6. We discuss the initial interviews that I want set up so that my contact can schedule them for the first couple of days. I always try to begin with senior management first, as it is helpful to learn of their goals and objectives and the IT department’s client perspectives before talking to IT managers.
  7. We exchange contact information, including cell phone numbers. We now depend upon one another to conduct an effective due diligence.
  8. I may ask a few questions based upon what I’ve learned from reviewing the materials. This is also an opportunity to emphasize certain areas of discovery based upon my current understanding of the new company.
  9. I give my contact an opportunity to ask questions.
  10. We schedule the visit.

In the next article in this series, I’ll outline and discuss the onsite visit and explain why discovery is different in every situation. I’ll provide you with tips I use to help me get to the real issues to ensure a smooth merger.

Mike Sisco is the president of MDE Enterprises, an Atlanta-based IT management training and consulting company. For more management insight, take a look at his IT Manager Development Series.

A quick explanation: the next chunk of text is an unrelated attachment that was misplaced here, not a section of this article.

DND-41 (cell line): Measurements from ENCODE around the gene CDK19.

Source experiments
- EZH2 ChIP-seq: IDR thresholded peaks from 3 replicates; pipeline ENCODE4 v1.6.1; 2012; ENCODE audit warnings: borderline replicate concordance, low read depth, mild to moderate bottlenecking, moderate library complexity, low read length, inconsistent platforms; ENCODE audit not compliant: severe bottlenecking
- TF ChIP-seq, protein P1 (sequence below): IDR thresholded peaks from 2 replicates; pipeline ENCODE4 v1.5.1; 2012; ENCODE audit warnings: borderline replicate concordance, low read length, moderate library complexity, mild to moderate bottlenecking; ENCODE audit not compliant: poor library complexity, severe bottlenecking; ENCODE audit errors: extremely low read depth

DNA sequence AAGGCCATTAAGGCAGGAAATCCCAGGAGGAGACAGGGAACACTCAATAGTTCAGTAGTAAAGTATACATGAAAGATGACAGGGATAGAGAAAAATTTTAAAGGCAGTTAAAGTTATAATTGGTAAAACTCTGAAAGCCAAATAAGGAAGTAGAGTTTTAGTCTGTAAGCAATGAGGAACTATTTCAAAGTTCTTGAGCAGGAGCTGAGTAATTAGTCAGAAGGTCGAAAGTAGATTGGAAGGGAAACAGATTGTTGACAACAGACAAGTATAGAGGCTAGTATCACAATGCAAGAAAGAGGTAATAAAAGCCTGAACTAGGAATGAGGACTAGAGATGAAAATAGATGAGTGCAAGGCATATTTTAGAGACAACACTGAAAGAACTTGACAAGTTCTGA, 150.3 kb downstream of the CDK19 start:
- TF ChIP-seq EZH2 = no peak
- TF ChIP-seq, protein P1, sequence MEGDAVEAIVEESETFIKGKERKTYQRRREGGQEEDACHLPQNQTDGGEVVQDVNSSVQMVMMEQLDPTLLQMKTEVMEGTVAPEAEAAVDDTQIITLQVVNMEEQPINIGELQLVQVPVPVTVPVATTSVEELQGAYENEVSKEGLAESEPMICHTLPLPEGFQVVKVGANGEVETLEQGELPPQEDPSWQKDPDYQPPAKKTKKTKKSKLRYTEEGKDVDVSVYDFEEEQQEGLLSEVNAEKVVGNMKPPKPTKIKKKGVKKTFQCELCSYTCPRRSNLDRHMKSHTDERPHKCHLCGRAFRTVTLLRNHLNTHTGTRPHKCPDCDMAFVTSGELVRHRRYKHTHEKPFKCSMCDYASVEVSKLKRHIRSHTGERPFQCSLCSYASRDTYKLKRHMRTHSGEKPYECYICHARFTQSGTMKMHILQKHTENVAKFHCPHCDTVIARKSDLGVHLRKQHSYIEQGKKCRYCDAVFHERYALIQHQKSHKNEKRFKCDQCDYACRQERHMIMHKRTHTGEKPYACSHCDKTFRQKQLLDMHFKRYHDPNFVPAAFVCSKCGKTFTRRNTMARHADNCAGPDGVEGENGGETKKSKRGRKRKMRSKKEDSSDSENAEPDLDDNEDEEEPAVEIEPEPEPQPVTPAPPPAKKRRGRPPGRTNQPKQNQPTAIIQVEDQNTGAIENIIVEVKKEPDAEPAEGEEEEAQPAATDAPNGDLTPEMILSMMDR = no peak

What’s coming up

Here’s what future installments of Mike Sisco’s due diligence series will be examining:

Part 4: Writing the due diligence report: Creating a concise report that summarizes findings for the CEO and board while including enough detail for future reference is not easy. This installment will provide a report template to help you organize the details.
Part 5: Assimilation (the people side): This installment will cover the importance of handling staffing changes and concerns with great care, and how organizational transitions can create significant risk.
Part 6: Assimilation (the systems side): There is value in being able to eliminate redundant technologies, but it’s not as simple as converting everything to one technology. This article focuses on systems strategy and leverage opportunities.
Part 7: Measurements that make sense: How do you know if the technology organization is focused on leveraging the value of the new company after a merger is complete? This installment covers a few key measurements worth tracking.